Hi, Maybe someone already asks this question but I can't find the solution so posting here:
I'm using the CDH 5.15.x(Cloudera EXPRESS) Version, I wanted to upgrade to the latest version. Can someone tell me the process to get the username and password(license for the Cloudera Express) for archive.cloudera.com
Not sure if I need to reach the sales team but it is kind of urgent.
Thanks for your time and help.
A little over a year ago now, Cloudera changed the download policy and beginning with Cloudera Manager 6.3.3 and CDH 6.3.3, downloading the software from Cloudera's repositories requires a valid subscription. This means, as you seem to be aware, you would need to obtain a valid Cloudera Enterprise license file and/or a username and password obtained from Cloudera for access to the repositories.
Please see that announcement here: Cloudera Enterprise 6.3.3 Released
As far as upgrading goes, this passage seems the most pertinent to your question:
Upgrades to Cloudera Manager 6.3.3 or CDH 6.3.3 and higher are not supported while running Cloudera Express. A valid Cloudera Enterprise or CDP license must be in place before upgrading to Cloudera Manager 6.3.3 or 7.x, or the upgrade will not be completed. This also applies to trial installations of Cloudera Enterprise and CDP Data Center.
Emphasis is mine. I strongly urge you to read the entire announcement before making any assumptions about how to proceed. In particular, the subsection Important Note About Installation has links to detailed information on how to obtain a username and password for accessing archive.cloudera.com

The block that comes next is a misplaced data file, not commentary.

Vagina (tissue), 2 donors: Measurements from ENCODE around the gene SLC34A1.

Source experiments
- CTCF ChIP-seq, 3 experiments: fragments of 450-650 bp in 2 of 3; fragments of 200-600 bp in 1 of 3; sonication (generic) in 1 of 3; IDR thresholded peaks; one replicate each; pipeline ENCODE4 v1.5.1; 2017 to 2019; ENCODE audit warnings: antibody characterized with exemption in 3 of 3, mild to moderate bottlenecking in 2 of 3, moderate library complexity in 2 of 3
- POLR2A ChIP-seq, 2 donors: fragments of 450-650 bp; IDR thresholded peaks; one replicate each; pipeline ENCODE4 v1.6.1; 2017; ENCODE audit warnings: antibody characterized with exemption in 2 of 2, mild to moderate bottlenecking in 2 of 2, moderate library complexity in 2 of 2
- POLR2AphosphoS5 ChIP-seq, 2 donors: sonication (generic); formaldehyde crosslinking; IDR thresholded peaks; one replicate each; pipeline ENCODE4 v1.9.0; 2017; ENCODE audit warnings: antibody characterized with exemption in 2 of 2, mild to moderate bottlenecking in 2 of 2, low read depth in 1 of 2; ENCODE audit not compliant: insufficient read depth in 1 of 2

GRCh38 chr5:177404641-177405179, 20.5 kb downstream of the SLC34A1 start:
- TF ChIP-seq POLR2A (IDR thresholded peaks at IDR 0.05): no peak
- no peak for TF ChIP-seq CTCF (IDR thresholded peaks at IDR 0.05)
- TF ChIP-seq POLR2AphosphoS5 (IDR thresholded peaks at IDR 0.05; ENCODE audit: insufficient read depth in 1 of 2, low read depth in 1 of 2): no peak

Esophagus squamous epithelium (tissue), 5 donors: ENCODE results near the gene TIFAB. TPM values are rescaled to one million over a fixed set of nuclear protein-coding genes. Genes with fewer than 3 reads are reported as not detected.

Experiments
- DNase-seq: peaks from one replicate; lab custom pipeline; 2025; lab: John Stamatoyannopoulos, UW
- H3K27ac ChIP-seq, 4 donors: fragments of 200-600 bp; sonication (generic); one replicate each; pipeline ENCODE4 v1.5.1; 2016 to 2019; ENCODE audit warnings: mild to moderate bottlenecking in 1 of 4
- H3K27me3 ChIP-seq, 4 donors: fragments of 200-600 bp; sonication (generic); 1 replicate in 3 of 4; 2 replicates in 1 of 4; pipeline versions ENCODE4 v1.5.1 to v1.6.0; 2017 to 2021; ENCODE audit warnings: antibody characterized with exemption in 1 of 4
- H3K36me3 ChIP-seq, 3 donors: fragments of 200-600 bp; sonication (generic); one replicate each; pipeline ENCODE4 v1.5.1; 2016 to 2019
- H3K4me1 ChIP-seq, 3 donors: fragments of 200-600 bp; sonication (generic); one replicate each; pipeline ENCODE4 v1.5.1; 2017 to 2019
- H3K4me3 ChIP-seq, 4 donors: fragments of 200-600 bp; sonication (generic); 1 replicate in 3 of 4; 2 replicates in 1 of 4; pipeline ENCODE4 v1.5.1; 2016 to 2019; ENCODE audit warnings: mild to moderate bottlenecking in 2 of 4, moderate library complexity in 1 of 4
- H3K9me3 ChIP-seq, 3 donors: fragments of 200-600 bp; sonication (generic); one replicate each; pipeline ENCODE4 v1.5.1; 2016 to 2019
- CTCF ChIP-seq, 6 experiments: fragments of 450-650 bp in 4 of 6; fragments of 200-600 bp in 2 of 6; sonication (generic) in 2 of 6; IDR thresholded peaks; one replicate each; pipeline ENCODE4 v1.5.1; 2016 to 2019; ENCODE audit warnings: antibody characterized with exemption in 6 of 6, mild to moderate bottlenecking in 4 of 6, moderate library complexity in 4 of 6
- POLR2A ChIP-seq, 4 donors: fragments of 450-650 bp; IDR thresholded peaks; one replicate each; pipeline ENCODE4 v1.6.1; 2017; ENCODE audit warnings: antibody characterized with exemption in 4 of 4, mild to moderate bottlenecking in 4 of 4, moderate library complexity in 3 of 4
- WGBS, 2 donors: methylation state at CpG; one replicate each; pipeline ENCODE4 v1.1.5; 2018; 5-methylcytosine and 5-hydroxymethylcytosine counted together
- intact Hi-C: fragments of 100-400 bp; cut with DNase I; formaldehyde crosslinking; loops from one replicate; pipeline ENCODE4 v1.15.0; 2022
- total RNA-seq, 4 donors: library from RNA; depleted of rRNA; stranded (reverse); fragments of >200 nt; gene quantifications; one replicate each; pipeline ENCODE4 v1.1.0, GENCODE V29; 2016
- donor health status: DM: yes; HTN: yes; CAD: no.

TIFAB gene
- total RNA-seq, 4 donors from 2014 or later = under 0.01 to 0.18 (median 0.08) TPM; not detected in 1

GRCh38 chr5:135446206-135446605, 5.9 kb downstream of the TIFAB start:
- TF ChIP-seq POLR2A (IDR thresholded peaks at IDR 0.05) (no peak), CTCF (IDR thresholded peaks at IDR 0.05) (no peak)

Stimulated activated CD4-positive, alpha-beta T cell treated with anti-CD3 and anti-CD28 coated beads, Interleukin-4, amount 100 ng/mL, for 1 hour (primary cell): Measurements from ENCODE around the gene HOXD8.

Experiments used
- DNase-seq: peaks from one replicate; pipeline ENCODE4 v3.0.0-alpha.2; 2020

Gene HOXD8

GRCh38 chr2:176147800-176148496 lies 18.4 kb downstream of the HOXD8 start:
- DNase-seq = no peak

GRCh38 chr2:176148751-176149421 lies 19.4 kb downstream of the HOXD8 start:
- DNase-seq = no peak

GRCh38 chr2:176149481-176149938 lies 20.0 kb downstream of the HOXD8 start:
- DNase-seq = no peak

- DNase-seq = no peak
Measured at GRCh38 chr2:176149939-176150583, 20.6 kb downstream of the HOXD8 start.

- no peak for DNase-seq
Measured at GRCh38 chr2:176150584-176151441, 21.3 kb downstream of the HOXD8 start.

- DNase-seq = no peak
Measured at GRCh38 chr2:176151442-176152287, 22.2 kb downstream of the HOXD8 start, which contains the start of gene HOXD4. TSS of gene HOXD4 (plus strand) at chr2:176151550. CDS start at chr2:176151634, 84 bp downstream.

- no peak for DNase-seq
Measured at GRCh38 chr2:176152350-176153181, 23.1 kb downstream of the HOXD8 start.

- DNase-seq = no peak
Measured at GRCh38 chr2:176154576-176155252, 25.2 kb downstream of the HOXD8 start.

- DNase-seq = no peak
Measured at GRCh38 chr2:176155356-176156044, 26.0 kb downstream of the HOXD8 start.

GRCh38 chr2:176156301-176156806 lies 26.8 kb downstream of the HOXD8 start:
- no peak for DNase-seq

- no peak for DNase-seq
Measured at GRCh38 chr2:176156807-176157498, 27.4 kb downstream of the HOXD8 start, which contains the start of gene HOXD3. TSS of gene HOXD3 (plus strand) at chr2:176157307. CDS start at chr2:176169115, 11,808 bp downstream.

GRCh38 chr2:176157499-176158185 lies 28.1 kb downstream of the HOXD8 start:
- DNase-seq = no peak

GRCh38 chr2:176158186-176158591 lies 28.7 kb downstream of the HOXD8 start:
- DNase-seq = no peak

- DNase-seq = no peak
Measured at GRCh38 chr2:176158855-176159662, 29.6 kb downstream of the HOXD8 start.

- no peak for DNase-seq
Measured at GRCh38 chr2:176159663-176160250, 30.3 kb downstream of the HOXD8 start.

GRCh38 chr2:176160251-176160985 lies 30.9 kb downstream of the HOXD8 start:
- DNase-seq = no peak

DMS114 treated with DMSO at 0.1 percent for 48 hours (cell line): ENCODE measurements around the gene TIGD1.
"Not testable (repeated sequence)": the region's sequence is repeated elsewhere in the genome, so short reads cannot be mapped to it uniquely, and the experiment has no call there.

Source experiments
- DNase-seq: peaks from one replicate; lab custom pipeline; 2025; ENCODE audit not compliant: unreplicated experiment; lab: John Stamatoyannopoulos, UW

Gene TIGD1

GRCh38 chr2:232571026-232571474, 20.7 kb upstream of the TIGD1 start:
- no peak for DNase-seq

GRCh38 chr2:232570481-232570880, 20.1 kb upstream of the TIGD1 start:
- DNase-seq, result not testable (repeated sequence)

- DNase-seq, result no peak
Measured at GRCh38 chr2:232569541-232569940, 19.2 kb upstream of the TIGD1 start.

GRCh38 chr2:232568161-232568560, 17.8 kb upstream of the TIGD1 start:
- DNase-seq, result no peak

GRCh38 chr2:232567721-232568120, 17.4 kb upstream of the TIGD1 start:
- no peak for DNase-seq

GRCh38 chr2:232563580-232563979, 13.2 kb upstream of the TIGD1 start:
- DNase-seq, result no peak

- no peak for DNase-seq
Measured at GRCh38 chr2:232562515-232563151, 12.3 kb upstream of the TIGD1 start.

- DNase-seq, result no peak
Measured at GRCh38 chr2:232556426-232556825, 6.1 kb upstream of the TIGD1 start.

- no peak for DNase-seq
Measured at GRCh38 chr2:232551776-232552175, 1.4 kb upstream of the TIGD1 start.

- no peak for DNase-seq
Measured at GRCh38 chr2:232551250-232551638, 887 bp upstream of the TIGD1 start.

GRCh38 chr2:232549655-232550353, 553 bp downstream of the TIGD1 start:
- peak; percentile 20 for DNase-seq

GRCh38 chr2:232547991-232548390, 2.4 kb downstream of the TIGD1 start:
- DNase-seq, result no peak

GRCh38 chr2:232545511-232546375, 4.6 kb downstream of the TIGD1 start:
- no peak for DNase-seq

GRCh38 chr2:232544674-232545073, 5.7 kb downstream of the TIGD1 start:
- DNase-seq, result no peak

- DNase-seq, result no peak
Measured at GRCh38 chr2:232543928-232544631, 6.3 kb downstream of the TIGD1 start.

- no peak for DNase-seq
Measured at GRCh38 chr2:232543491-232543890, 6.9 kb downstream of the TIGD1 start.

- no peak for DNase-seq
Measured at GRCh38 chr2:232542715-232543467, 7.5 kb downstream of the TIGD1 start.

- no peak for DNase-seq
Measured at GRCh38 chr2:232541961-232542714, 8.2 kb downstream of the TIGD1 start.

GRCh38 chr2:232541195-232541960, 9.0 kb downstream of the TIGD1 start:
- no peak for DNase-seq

Do you know if it can be an issue, If I keep the same version and no more changes on the cluster until Dec 2021? As I see below note on Cloudera, It will affect new installations, upgrade, adding new host, adding new cluster, and adding new services.
@gwsolutions The short answer: No, I don't know if you will have issues and I can't provide any guidance.
The long answer: I personally would not be comfortable providing anyone any assurances that if they "just" avoid new installations, upgrades, adding new hosts, adding new clusters, or adding new services that they will absolutely not encounter any issues with their existing clusters. In theory, yes, those are the operations that would be affected by the recent private repository implementation , but I am not aware of anyone who has done comprehensive before-and-after testing of legacy versions of Cloudera Manager to prove it.
I also have seen recent reports, both on this site and elsewhere, of Hadoop Administrators doing normal, everyday operations with Cloudera Manager that fail in unexpected ways after Cloudera implemented their private repositories policy because those operations depended upon access to assets on Cloudera's formerly public repositories in highly indirect ways and when that access was blocked, the operations failed in a manner that was difficult to troubleshoot. It could be that the Hadoop Administrators at those sites could have "just" set up local repositories to avoid this happening, but as a practical matter they didn't, so it doesn't matter now because it's too late.
I know this isn't going to help much, but that's what I think.